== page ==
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National Lottery operator had borrowed millions from Kremlin-owned banks



The company behind the national lottery was borrowing millions from Kremlin-owned banks when it won the UK’s largest public-sector contract, the Guardian can reveal.

Russia’s two largest lenders, VTB and Sberbank, were part of a syndicate that agreed to lend up to €640m (£545m) to Allwyn in 2020, two years before the pan-European gaming specialist was named the “preferred bidder” for the £6.5bn lottery contract.

While Allwyn repaid the portion of the loan attributable to the two Russian banks in response to the invasion of Ukraine, the funds appear to have helped support the group during the time it was in the costly process of bidding for the lottery.

Loans from the Kremlin-owned Sberbank and VTB, extended via European subsidiaries in the Czech Republic and Germany respectively, remained in place for nearly a month after both lenders were placed under sanctions by the UK government.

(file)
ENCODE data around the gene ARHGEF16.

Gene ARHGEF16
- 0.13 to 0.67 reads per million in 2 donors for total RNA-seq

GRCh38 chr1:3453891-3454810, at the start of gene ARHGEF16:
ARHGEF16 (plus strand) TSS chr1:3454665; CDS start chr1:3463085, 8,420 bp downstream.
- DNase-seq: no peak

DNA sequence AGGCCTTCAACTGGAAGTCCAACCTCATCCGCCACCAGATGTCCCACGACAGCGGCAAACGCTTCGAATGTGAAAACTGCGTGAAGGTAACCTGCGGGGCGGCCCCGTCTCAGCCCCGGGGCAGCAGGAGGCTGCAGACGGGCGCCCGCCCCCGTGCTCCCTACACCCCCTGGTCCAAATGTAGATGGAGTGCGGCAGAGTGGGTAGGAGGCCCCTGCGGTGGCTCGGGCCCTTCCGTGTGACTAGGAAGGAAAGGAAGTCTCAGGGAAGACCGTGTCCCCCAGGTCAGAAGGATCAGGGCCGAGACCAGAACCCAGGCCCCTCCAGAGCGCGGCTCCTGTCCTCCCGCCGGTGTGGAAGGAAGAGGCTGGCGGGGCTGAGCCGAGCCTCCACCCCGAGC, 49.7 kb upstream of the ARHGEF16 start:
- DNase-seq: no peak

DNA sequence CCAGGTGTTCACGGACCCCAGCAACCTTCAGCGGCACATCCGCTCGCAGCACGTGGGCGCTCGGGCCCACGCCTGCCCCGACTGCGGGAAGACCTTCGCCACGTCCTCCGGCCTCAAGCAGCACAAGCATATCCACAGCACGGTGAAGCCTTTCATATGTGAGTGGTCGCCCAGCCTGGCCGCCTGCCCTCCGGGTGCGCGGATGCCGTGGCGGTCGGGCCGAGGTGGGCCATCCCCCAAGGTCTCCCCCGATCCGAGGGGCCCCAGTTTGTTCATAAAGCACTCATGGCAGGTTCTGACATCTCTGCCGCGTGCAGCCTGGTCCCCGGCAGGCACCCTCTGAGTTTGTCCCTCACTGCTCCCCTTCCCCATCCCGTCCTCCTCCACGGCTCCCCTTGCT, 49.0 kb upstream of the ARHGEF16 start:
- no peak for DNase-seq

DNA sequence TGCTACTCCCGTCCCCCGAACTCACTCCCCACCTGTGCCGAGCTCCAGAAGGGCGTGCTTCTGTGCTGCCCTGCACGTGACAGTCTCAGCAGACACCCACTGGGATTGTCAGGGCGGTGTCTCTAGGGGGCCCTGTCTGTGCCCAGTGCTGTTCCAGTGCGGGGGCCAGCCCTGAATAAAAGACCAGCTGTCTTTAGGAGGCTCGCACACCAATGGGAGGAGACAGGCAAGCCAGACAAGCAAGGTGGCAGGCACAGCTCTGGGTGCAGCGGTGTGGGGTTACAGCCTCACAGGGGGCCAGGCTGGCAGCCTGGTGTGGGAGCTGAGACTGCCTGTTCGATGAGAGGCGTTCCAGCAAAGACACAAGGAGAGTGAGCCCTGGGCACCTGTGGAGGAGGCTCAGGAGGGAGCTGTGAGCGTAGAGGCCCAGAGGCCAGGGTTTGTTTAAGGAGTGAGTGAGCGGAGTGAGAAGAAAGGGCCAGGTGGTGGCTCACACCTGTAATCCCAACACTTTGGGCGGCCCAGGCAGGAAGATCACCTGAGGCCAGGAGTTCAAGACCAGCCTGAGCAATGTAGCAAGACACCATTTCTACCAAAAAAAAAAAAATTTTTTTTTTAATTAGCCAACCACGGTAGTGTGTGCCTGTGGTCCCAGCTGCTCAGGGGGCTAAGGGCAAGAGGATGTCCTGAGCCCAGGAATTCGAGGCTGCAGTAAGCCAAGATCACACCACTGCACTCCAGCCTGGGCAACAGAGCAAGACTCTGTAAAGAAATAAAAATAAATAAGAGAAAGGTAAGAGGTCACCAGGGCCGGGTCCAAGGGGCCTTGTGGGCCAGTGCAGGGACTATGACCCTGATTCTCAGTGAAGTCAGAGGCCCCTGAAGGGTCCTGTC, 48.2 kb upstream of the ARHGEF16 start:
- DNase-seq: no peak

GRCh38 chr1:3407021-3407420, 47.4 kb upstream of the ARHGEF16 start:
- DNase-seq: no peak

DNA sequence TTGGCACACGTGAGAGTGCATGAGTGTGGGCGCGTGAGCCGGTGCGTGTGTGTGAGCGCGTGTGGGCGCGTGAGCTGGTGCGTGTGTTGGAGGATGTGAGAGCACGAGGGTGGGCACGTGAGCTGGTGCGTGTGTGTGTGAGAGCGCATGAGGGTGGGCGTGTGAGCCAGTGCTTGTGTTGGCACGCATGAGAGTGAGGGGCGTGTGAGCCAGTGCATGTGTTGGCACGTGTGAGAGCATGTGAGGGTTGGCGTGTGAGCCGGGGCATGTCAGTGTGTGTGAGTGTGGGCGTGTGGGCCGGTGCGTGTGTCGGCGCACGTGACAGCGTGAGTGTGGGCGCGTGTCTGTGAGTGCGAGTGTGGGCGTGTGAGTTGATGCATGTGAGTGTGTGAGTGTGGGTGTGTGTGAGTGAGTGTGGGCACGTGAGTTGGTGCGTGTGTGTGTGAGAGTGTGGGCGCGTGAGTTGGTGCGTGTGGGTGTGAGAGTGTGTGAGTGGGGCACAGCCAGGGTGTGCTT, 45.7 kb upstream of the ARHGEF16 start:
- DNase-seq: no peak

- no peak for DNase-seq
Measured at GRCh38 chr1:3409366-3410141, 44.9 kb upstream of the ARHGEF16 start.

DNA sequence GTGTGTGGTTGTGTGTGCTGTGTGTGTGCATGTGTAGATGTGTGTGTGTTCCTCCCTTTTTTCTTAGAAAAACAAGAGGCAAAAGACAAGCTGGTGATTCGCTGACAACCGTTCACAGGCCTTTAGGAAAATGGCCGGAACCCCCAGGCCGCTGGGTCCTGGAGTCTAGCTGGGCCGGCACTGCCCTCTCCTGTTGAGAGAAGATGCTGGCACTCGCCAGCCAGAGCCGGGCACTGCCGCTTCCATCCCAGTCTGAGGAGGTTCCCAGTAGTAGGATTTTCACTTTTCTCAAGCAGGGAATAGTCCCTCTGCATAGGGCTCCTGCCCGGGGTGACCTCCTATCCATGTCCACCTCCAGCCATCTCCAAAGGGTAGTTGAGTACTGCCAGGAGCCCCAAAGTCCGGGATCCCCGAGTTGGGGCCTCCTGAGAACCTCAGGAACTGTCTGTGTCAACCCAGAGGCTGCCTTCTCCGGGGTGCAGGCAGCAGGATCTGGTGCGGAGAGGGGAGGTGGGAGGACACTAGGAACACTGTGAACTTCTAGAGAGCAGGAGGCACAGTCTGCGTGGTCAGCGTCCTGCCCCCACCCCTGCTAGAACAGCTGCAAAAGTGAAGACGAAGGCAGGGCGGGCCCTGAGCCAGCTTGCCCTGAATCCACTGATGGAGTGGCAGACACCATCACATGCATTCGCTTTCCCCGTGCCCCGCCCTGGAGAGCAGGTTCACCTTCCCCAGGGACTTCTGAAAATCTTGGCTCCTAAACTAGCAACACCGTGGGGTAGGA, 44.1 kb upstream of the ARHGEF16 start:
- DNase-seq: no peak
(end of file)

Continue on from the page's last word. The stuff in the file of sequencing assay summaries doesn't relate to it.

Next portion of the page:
Allwyn repaid the debts in late March 2022, after the Gambling Commission had chosen the company to run the lottery, ahead of the incumbent operator, Camelot, and a bid from the media tycoon Richard Desmond.

There is no suggestion that Allwyn, ultimately owned by the Czech billionaire Karel Komárek, was in breach of sanctions or that there was any Russian influence over the bid. There is also no evidence to indicate the Russian loans were used to finance the bid for the lottery directly.

Allwyn said it informed the Gambling Commission about the loans and its intention to repay them on 28 February, four days after VTB was placed under sanctions by the UK, and that it followed Treasury sanctions guidance.

But the loans raise questions about whether MPs were given the information they needed during select committee sessions scrutinising Komárek’s business links to Russia.